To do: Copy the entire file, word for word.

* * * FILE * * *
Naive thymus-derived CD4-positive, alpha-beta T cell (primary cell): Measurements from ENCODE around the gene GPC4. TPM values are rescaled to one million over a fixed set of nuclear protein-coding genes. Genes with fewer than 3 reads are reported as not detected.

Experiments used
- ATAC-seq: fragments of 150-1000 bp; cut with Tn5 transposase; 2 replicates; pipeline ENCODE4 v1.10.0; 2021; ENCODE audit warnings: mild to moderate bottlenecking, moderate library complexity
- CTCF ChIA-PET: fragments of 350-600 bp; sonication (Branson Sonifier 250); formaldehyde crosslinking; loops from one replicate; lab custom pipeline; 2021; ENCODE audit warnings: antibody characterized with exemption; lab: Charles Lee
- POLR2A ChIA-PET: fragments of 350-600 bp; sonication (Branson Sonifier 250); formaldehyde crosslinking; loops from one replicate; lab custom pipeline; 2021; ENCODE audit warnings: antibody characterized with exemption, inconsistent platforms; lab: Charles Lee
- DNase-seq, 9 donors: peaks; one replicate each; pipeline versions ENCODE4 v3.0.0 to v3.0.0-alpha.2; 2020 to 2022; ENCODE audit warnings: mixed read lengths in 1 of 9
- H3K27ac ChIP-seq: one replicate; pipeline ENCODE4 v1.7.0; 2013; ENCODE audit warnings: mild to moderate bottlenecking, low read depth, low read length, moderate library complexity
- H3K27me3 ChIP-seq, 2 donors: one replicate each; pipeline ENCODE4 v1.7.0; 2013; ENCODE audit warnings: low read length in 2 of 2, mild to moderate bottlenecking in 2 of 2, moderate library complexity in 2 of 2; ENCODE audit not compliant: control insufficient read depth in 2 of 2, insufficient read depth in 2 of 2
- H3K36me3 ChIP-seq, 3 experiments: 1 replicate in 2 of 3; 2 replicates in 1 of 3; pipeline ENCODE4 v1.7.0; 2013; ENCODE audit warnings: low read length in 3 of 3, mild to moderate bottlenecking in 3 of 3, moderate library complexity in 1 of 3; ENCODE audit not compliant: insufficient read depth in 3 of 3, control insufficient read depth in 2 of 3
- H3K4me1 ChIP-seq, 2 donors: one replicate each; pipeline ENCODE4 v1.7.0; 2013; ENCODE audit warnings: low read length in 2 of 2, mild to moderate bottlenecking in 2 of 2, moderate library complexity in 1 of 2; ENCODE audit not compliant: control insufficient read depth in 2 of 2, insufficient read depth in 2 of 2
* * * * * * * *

Naive thymus-derived CD4-positive, alpha-beta T cell (primary cell): Measurements from ENCODE around the gene GPC4. TPM values are rescaled to one million over a fixed set of nuclear protein-coding genes. Genes with fewer than 3 reads are reported as not detected.

Experiments used
- ATAC-seq: fragments of 150-1000 bp; cut with Tn5 transposase; 2 replicates; pipeline ENCODE4 v1.10.0; 2021; ENCODE audit warnings: mild to moderate bottlenecking, moderate library complexity
- CTCF ChIA-PET: fragments of 350-600 bp; sonication (Branson Sonifier 250); formaldehyde crosslinking; loops from one replicate; lab custom pipeline; 2021; ENCODE audit warnings: antibody characterized with exemption; lab: Charles Lee
- POLR2A ChIA-PET: fragments of 350-600 bp; sonication (Branson Sonifier 250); formaldehyde crosslinking; loops from one replicate; lab custom pipeline; 2021; ENCODE audit warnings: antibody characterized with exemption, inconsistent platforms; lab: Charles Lee
- DNase-seq, 9 donors: peaks; one replicate each; pipeline versions ENCODE4 v3.0.0 to v3.0.0-alpha.2; 2020 to 2022; ENCODE audit warnings: mixed read lengths in 1 of 9
- H3K27ac ChIP-seq: one replicate; pipeline ENCODE4 v1.7.0; 2013; ENCODE audit warnings: mild to moderate bottlenecking, low read depth, low read length, moderate library complexity
- H3K27me3 ChIP-seq, 2 donors: one replicate each; pipeline ENCODE4 v1.7.0; 2013; ENCODE audit warnings: low read length in 2 of 2, mild to moderate bottlenecking in 2 of 2, moderate library complexity in 2 of 2; ENCODE audit not compliant: control insufficient read depth in 2 of 2, insufficient read depth in 2 of 2
- H3K36me3 ChIP-seq, 3 experiments: 1 replicate in 2 of 3; 2 replicates in 1 of 3; pipeline ENCODE4 v1.7.0; 2013; ENCODE audit warnings: low read length in 3 of 3, mild to moderate bottlenecking in 3 of 3, moderate library complexity in 1 of 3; ENCODE audit not compliant: insufficient read depth in 3 of 3, control insufficient read depth in 2 of 3
- H3K4me1 ChIP-seq, 2 donors: one replicate each; pipeline ENCODE4 v1.7.0; 2013; ENCODE audit warnings: low read length in 2 of 2, mild to moderate bottlenecking in 2 of 2, moderate library complexity in 1 of 2; ENCODE audit not compliant: control insufficient read depth in 2 of 2, insufficient read depth in 2 of 2